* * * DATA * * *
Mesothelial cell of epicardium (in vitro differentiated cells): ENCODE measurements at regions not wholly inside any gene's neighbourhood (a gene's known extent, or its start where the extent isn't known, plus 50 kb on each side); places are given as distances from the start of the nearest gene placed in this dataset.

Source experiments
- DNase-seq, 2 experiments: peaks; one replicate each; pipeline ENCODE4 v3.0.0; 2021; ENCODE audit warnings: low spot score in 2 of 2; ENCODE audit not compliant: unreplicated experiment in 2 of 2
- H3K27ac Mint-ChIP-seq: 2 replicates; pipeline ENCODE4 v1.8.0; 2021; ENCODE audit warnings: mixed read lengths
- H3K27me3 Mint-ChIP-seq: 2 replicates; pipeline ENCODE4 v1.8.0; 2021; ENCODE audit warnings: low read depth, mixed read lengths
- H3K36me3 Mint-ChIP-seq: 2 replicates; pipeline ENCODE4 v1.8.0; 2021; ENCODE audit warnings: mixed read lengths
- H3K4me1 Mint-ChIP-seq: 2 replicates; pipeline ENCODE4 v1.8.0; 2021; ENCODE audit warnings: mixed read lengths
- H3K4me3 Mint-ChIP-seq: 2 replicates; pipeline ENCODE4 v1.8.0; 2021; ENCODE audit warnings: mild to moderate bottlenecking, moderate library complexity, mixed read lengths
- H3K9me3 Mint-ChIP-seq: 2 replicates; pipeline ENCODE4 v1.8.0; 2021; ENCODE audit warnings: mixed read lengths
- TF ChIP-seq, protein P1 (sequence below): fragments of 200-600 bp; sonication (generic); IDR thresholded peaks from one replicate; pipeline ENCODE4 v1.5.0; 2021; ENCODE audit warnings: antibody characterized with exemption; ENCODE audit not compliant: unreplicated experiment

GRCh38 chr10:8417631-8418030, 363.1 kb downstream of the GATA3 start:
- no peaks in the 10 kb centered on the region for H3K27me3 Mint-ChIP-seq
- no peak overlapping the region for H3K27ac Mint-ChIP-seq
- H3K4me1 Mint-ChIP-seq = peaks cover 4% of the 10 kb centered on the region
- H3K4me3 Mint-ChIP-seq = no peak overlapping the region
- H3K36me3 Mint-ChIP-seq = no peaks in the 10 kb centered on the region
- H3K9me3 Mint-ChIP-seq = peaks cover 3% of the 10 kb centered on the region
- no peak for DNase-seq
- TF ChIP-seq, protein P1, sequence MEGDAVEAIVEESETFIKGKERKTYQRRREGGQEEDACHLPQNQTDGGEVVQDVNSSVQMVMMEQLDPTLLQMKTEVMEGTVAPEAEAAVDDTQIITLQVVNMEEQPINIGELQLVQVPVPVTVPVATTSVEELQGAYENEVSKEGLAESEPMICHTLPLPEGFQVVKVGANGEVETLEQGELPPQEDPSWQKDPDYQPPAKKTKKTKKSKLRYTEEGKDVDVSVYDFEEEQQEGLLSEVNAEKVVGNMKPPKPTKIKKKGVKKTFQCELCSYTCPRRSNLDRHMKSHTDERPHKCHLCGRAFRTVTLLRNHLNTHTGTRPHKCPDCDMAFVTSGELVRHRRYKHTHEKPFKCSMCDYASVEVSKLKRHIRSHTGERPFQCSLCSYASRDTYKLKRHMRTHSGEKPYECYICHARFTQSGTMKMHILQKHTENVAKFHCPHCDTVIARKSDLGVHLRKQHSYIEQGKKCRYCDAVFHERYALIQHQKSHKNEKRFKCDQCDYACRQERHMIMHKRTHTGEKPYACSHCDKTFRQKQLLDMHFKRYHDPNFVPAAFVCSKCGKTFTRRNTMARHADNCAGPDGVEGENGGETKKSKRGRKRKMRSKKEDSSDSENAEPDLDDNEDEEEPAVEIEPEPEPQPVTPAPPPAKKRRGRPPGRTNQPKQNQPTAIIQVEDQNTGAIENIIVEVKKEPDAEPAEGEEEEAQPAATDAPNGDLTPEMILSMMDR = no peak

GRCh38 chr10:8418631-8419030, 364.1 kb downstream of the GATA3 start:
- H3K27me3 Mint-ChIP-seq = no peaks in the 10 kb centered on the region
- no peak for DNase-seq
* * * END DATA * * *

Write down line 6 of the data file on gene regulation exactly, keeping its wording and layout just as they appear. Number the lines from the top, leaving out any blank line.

- H3K36me3 Mint-ChIP-seq: 2 replicates; pipeline ENCODE4 v1.8.0; 2021; ENCODE audit warnings: mixed read lengths